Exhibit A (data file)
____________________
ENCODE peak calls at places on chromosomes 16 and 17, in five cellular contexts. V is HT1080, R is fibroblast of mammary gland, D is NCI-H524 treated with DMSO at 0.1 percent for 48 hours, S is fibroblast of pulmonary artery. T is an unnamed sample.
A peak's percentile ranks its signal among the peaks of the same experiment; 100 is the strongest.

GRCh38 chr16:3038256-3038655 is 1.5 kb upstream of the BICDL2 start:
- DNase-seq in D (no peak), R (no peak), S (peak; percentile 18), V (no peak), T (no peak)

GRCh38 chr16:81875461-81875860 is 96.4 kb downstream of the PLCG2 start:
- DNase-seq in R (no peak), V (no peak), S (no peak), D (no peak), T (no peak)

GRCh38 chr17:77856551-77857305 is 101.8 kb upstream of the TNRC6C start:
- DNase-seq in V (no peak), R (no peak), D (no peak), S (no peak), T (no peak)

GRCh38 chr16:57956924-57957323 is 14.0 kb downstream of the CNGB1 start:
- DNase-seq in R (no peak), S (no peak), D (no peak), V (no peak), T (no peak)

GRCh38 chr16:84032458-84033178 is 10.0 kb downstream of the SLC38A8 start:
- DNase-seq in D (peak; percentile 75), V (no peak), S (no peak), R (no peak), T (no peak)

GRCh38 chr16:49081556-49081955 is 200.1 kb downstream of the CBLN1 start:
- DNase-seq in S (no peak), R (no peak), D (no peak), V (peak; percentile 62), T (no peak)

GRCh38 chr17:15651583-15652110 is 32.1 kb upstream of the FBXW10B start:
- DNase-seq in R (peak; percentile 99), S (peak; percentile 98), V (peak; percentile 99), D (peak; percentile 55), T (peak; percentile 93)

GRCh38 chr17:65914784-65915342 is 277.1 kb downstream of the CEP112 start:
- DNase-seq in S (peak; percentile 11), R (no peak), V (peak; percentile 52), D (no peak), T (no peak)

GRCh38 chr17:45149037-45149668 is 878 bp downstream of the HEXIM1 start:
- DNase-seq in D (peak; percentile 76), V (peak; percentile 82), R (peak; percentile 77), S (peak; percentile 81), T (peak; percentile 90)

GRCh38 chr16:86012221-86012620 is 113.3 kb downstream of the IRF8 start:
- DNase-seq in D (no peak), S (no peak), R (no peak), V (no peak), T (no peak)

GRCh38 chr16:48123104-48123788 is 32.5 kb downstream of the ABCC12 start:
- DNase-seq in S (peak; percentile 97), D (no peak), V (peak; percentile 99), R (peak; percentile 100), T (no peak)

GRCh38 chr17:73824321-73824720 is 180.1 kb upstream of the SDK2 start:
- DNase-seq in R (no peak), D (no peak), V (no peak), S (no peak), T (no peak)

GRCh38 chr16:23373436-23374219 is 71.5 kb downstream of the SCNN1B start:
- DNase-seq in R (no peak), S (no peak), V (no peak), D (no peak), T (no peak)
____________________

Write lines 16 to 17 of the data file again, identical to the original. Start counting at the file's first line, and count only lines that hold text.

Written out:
- DNase-seq in R (peak; percentile 99), S (peak; percentile 98), V (peak; percentile 99), D (peak; percentile 55), T (peak; percentile 93)

GRCh38 chr17:65914784-65915342 is 277.1 kb downstream of the CEP112 start: